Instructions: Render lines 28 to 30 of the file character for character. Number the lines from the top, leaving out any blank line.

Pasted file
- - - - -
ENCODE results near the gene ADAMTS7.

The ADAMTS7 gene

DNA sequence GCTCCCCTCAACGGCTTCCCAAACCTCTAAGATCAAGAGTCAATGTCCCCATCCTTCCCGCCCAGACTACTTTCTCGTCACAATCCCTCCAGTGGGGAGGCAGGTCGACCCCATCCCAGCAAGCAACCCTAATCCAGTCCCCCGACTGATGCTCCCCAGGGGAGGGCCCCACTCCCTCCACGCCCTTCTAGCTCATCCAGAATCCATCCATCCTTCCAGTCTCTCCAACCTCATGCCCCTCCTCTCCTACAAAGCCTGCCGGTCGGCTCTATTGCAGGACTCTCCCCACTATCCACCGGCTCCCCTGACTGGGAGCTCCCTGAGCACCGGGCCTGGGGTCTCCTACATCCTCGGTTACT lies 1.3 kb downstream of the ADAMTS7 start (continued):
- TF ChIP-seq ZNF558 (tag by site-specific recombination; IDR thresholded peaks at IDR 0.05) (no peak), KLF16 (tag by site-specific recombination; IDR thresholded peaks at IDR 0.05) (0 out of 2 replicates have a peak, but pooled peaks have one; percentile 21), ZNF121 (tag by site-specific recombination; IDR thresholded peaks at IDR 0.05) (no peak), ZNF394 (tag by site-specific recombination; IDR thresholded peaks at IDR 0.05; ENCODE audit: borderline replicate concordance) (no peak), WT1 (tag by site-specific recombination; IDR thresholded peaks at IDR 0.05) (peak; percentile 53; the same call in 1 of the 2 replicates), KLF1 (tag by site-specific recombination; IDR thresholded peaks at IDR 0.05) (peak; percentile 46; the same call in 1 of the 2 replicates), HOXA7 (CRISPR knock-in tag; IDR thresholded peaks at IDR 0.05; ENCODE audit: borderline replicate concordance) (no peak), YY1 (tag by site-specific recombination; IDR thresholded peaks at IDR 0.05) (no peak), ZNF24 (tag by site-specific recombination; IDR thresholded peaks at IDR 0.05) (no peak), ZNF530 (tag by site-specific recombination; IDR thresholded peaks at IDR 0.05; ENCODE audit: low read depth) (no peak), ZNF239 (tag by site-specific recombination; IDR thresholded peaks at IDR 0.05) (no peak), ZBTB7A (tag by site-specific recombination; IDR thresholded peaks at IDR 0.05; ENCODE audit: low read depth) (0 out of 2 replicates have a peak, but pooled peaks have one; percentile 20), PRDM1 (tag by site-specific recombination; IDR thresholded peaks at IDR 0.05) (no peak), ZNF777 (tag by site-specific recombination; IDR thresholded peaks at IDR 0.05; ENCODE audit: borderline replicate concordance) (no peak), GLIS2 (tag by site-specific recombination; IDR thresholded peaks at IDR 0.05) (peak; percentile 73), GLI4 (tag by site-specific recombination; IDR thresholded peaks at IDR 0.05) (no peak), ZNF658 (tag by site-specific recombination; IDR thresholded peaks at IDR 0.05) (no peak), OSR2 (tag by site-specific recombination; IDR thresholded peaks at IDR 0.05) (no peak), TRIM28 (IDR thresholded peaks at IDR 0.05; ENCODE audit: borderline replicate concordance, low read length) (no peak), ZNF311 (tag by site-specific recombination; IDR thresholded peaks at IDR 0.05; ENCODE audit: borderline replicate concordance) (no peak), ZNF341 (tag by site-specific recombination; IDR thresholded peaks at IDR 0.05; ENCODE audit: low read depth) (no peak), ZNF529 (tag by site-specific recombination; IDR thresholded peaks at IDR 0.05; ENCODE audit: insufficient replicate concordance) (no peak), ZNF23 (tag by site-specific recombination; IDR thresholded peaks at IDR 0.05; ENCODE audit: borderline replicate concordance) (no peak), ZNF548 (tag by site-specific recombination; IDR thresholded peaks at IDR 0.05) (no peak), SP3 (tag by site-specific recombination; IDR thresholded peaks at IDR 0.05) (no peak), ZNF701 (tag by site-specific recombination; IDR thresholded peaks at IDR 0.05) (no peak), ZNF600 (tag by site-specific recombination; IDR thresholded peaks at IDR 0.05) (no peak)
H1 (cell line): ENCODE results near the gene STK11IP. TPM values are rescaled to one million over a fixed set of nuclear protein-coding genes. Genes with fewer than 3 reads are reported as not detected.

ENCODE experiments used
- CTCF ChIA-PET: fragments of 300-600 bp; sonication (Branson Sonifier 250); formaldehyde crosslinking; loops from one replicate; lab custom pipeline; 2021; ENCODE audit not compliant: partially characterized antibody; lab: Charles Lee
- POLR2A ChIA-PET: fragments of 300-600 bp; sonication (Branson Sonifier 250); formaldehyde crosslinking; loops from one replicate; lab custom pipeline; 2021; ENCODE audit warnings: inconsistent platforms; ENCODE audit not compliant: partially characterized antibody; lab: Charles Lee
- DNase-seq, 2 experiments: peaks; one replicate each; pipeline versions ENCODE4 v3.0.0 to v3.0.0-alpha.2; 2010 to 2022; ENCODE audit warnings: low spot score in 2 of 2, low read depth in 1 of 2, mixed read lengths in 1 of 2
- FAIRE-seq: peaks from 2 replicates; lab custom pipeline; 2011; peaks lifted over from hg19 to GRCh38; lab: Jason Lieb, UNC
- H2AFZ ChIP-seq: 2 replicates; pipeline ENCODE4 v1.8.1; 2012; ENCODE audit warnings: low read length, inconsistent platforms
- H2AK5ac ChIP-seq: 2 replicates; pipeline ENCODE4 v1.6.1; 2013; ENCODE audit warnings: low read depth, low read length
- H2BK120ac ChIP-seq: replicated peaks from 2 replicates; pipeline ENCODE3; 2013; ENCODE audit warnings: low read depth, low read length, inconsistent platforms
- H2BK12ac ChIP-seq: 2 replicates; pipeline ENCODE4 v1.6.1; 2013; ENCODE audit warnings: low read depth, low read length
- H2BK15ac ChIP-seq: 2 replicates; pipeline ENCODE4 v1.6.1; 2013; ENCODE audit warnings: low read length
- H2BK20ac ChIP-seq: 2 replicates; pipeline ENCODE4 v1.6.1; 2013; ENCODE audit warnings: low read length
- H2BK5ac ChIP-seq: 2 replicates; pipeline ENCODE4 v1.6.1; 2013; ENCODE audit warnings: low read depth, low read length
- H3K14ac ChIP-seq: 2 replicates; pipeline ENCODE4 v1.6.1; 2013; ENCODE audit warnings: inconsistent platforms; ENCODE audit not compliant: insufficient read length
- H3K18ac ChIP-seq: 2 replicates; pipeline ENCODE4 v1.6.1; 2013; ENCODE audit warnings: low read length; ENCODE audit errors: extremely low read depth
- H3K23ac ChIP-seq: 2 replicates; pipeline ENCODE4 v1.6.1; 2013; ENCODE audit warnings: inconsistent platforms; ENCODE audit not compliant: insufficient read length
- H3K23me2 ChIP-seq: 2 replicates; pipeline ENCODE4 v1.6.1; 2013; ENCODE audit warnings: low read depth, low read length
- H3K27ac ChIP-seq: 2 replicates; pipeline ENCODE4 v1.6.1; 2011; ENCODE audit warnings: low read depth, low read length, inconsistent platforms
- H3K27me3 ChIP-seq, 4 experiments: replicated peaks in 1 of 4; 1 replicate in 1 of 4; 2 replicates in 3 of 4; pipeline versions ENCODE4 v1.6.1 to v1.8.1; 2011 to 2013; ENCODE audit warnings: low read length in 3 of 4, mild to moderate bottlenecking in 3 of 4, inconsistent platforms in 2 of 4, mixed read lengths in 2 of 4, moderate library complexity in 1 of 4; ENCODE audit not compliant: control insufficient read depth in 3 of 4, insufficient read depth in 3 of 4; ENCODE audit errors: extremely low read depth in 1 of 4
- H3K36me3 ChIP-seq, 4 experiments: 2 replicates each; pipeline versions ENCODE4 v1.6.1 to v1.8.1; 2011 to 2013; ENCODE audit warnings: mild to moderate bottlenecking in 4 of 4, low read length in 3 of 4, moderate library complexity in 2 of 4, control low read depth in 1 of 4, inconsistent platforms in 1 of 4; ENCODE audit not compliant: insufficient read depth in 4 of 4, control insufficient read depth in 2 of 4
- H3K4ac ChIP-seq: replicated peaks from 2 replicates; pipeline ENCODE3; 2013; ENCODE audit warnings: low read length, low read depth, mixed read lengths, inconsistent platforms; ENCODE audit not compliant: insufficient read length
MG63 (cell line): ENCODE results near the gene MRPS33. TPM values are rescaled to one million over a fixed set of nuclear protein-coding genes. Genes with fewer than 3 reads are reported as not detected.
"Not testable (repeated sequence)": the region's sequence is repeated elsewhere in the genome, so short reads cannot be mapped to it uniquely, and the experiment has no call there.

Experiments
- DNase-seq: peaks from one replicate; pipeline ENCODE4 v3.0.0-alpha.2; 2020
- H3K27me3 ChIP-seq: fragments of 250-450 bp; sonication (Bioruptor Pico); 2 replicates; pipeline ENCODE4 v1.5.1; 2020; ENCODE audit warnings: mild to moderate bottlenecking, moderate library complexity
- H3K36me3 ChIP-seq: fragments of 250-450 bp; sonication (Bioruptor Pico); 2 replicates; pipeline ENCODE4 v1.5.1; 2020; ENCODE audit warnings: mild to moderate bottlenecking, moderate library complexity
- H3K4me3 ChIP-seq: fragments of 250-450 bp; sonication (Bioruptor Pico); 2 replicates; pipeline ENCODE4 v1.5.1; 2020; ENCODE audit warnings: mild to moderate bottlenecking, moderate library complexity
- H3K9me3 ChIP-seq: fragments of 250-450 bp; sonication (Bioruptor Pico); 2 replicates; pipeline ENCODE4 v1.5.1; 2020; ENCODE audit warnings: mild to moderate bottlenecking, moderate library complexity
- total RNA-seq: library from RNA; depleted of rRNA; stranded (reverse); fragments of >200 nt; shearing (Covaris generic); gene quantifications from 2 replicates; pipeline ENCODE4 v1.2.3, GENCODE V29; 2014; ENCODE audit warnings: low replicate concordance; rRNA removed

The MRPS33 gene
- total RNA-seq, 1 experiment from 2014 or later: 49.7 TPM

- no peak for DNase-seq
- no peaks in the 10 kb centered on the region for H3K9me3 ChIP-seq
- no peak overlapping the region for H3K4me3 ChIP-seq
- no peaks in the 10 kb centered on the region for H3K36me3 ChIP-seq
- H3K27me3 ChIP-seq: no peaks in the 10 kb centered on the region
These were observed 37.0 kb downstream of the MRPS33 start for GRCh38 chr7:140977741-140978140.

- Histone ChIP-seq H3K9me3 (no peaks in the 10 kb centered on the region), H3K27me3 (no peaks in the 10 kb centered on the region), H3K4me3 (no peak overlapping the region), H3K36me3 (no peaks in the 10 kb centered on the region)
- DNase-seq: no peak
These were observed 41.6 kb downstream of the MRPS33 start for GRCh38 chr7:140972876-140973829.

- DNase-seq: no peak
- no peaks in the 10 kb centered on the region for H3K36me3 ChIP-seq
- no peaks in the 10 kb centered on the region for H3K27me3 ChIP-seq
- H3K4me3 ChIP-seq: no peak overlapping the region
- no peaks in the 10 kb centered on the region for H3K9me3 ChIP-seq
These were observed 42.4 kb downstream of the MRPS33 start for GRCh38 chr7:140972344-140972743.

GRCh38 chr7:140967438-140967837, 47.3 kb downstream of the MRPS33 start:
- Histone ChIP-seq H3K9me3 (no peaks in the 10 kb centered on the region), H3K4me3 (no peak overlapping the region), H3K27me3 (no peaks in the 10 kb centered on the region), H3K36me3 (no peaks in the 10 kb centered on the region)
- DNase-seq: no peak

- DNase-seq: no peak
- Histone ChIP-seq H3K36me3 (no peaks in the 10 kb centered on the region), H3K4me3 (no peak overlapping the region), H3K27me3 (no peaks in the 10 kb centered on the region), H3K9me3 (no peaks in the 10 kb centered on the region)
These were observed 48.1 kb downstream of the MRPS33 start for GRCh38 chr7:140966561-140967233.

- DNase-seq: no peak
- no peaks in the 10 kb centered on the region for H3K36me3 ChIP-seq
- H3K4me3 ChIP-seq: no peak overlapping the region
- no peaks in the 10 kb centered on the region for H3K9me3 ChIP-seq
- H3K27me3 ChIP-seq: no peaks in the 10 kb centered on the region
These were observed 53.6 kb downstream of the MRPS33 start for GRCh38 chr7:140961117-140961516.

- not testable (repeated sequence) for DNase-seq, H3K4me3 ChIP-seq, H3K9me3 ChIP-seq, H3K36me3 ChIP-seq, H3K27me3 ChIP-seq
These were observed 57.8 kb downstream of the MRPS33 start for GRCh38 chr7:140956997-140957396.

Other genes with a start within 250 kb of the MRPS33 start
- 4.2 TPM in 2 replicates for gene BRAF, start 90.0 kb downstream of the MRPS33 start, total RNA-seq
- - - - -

Experiments
- DNase-seq: peaks from one replicate; pipeline ENCODE4 v3.0.0-alpha.2; 2020
- H3K27me3 ChIP-seq: fragments of 250-450 bp; sonication (Bioruptor Pico); 2 replicates; pipeline ENCODE4 v1.5.1; 2020; ENCODE audit warnings: mild to moderate bottlenecking, moderate library complexity